After that, I would travel on the Ghan! It’s my happy place! If you want to see the Northern Territory become a moving postcard outside your window from dusk until dawn then travel on the Ghan. The sunrises, sunsets and colours are just immense.

 And then travelling to the Red Centre you’ve got your classic Uluru/ Ayers Rock and Alice Springs but I don’t think people realise the distance between them sometimes. It can take up to five hours to drive so don’t forget you can have adventures between these destinations and it’s not about just going from A to B, there’s some beautiful  spots in between. This is a region where you can really take your time and meander through to really immerse yourself in. One of the other places worth visiting on route is Kings Canyon which has beautiful panoramic vistas, and great walking trails. You feel like you are in the middle of nowhere.

So that would be a classic itinerary for combining the Top End with the Red Centre.

When is the best time to travel?

It depends on what your goal is. Peak season is late April through to October which means warm days and cool evenings in the Red Centre and dry weather, blue skies and warm evenings in the Top End. If you want lower prices, less crowds and want to see things like the waterfalls in full flow and the lush greenery in the Top End then you should travel in low-season which is November to March.

Are there any luxury accommodation options in the red centre or are swags the way forward?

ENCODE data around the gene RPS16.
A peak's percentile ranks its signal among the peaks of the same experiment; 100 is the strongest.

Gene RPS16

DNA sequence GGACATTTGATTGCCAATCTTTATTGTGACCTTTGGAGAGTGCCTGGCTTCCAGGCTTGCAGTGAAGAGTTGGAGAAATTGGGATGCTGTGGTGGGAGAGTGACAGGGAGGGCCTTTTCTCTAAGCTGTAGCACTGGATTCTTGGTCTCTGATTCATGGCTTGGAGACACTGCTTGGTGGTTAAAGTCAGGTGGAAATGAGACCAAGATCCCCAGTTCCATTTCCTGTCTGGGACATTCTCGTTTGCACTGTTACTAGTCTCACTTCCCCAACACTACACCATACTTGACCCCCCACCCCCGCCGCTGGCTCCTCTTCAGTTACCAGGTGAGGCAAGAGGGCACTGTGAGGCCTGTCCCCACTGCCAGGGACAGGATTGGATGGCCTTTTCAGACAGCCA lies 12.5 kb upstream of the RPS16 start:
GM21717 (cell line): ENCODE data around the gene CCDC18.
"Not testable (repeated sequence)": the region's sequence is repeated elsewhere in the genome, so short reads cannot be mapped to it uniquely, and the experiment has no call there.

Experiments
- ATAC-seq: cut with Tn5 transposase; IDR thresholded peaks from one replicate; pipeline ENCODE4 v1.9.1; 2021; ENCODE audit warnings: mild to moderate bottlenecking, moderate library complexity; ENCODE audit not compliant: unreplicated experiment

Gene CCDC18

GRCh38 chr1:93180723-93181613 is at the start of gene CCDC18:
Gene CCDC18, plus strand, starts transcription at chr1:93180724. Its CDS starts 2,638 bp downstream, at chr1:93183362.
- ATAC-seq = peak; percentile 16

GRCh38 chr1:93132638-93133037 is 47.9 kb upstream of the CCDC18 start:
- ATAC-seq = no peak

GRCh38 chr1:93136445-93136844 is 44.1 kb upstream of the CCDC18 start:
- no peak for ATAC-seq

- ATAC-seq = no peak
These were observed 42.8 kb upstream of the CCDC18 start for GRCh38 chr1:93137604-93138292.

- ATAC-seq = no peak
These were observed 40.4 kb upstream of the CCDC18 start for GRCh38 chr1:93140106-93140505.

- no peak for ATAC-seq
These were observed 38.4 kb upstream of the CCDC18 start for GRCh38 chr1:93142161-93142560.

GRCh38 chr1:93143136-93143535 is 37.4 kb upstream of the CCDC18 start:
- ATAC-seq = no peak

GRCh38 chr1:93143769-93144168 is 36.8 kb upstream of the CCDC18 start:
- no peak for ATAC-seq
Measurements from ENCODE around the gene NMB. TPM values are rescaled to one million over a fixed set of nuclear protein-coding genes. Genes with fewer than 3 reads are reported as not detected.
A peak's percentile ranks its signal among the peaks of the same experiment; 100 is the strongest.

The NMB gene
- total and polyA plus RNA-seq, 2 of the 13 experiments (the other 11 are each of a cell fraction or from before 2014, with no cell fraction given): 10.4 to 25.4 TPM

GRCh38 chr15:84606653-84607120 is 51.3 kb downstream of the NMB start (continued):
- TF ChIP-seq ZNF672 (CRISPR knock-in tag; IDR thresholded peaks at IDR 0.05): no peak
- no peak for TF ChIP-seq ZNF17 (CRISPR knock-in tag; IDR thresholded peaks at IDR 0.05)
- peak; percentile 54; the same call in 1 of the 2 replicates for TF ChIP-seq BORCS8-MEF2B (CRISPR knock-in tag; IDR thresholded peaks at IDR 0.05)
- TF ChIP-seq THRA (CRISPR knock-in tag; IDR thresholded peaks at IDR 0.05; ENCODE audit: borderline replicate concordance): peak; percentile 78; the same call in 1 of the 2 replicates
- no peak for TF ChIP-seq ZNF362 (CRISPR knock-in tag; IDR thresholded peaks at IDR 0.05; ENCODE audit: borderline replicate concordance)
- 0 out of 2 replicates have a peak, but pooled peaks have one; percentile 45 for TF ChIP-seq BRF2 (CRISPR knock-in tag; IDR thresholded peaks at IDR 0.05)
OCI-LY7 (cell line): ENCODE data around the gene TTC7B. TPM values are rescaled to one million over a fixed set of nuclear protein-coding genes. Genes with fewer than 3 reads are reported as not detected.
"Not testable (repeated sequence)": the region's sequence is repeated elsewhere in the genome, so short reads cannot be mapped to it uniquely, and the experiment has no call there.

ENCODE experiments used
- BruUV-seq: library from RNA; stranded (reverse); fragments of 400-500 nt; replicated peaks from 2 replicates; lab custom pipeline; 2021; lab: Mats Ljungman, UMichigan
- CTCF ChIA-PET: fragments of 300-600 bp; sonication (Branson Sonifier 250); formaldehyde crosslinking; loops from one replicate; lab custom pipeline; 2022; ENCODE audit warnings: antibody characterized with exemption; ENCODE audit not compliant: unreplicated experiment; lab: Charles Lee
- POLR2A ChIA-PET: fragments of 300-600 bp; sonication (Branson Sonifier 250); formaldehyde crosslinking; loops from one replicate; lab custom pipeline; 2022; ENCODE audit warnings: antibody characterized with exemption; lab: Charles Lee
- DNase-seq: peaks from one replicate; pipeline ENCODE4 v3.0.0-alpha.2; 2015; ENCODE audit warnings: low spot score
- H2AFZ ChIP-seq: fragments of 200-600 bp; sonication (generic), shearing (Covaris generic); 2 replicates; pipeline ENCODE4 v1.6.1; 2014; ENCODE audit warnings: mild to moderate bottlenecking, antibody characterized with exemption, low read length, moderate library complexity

Absolutely! The great thing about the Northern Territory is the luxury accommodation that we have is so distinctly of the place. Instead of your typical five-star luxury, it is more authentic luxury. In the Red Centre, the most famous place is Longitude 131. Up in the Top End we have Bamurru Plains which is in the Mary River floodplains, a luxury lodge set on a working buffalo station. In Alice Springs Crowne Plaza Lasseters has just been refurbished and is a good option.

Phoebe suggests sleeping in a Swag and finishing on the Ghan for a luxury train ride. Phoebe experienced the Ghan Expedition which is the longer option that runs from April to October and is like being on a cruise but on land. Everything is taken care of for you from the cabin to the food and the excursions.

I’ve heard about the Henley on Todd Regatta and sounds interesting. Is it worth going? 
Yes absolutely! Henley on Todd Regatta is a really fun event where teams race boats on foot down a dry river bed in Alice Springs. It takes place every July.

When does the Camel Cup take place?
There are two Camel Cups actually! The Uluru Camel Cup takes place at the end of May and the Alice Springs Camel Cup usually takes place in July.

Are there any etiquette tips for visiting the islands (or aboriginal groups elsewhere in the NT) please?
There's no specific etiquette when visiting the Tiwi Islands and meeting local Indigenous communities. We'd recommend asking for permission before taking photos. They're very friendly and welcoming!

How much time should you allow for a trip to the Northern Territory.
Give it as much time as you possibly can within your Australia trip. My advice would be to break down the Top End and the Red Centre and treat them as two sections. I would say you ideally want seven days in each as there is so much to see and do, but you can do it in less.

Where do you recommend to look for a good guide?
There are so many amazing tour companies which operate in the Northern Territory – all of whom are passionate and excited to share their enthusiasm for their homeland and culture. There are so many different guide options from large group escorted tours to private guides who will escort you. Freedom Destinations can help source an option which is right for you. If you do want to do some research of your own before talking to them then head to

How is transportation for those who don't drive a car? Is there a sort of public transport system apart from the Ghan?